This endowment provides summer fellowship funds for graduate students pursuing the study of ethics and its relevance to public practice. Tom Lapic, who was committed to social justice, civil liberties, and honesty and integrity in politics, died in the plane crash of October 25, 2002 that claimed the lives of Senator Paul Wellstone, Senator Wellstone's wife and daughter, and two other campaign aides. Trudy Lapic, Tom's wife, founded the endowment to honor her husband's ethical values, beliefs, and ideals. The Graduate School matches the interest on new principal for this fund from its 21st Century Graduate Fellowship Match.

Douglas E. Lewis Fellowship

This fellowship awards a philosophy graduate student who has had a paper accepted for publication in a journal, or a paper submitted to a journal that has been designated as "revise and resubmit." The fellowship was establised to honor the service of Douglas E. Lewis who served as a professor of philosophy from 1964-2013. His passion to understand--that special "love of wisdom"--and his committed engagement with philosophical ideas has been a source of intellectual provocation and inspiration to generations of students, both undergraduate and graduate.

Norman Olav Dahl Graduate Fellowship in Philosophy

This fellowship provides summer funding to a full-time graduate student working towards a graduate degree (ABD status), in good standing, who demonstrates exceptional potential in their field. The fellowship was established to honor the service of Norman Olav Dahl who served as a professor of philosophy from 1967-2013 in ancient and moral philosophy. Alumni and friends established this fellowship to honor and respect Norman's contribution as a philosophical educator.

DOVE Fellowship

The DOVE (Diversity of Views and Experiences) Fellowship seeks to assist graduate programs to promote a diversity of views, experiences, and ideas in the pursuit of research, scholarship, and creative excellence. This diversity is promoted through the recruitment and support of academically excellent students with diverse ethnic, racial, economic, and educational backgrounds and experiences. Programs are encouraged to consider students from groups that have been traditionally underrepresented in the graduate programs. Ten fellowships are awarded annually by the Graduate School to first-year graduate students from underrepresented groups (US citizens and permanent residents). Prospective students must be nominated by their chosen major field early in the spring semester for entry in the following fall semester.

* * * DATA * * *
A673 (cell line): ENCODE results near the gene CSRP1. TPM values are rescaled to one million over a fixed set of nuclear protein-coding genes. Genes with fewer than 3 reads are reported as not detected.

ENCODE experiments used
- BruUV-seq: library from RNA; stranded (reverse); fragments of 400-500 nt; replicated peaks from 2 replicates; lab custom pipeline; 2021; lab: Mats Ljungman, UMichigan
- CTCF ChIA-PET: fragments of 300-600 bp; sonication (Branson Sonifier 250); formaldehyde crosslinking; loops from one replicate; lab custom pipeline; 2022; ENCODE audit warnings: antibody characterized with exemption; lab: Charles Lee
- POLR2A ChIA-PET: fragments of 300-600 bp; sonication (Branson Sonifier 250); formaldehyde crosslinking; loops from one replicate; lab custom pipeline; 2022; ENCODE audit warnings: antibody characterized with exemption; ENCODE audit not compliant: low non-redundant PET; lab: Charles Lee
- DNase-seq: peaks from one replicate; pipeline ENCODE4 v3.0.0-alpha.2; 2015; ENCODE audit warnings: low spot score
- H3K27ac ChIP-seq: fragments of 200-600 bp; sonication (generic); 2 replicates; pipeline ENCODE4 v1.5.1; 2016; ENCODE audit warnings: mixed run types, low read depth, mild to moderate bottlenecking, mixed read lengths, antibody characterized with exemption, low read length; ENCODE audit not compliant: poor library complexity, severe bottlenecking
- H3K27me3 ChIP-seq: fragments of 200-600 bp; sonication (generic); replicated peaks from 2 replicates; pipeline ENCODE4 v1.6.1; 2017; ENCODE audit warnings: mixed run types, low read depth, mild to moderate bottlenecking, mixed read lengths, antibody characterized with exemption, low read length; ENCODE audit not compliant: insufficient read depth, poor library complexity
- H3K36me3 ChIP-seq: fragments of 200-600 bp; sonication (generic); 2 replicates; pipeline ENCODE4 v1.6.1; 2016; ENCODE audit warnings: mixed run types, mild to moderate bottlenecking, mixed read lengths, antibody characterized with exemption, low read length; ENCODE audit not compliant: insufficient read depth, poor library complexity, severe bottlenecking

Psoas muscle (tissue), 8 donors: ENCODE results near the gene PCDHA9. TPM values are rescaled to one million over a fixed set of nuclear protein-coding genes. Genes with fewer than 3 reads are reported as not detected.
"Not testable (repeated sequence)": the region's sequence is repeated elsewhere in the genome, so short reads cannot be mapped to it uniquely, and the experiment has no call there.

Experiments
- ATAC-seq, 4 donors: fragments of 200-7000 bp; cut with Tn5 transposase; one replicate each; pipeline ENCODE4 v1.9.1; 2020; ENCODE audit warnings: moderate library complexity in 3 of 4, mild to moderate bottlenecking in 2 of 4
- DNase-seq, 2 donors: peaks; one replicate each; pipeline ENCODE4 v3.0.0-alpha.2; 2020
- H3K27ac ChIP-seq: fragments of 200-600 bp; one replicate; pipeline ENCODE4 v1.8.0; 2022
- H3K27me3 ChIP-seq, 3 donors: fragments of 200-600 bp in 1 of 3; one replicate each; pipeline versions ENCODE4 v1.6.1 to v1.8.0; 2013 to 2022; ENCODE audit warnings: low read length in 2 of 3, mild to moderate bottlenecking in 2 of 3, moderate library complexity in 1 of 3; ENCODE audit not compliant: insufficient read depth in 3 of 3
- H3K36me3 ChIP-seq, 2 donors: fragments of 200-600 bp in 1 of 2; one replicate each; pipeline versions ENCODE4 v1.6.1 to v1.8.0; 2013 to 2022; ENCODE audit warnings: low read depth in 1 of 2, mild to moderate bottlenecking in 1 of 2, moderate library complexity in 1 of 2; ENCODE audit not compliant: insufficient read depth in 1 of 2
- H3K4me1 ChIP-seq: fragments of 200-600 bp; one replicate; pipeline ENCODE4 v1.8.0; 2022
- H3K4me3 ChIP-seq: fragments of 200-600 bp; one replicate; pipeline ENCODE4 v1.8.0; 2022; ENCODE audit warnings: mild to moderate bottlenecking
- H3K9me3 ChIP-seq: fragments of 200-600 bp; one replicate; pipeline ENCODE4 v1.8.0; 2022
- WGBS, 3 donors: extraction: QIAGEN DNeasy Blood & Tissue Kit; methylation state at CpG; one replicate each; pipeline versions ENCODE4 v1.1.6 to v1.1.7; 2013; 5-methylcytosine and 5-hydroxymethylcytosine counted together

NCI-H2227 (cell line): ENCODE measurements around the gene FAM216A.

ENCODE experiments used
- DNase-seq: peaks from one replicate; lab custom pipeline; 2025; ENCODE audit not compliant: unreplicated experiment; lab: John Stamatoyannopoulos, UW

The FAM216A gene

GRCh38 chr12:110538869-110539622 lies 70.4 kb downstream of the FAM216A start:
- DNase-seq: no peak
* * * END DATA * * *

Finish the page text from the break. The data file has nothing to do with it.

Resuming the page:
ICGC Fellowships

The Interdisciplinary Center for the Study of Global Change (ICGC) is an interdisciplinary program that promotes graduate study and research on issues of peace, global change, social power, and justice. The program provides fellowships for students in their first and fourth years, while the Department provides support in the form of assistantships for the other years.

Doctoral Dissertation Fellowship

The Doctoral Dissertation Fellowship is available to PhD candidates who have completed all degree requirements except the dissertation. Candidates must be nominated by their graduate program.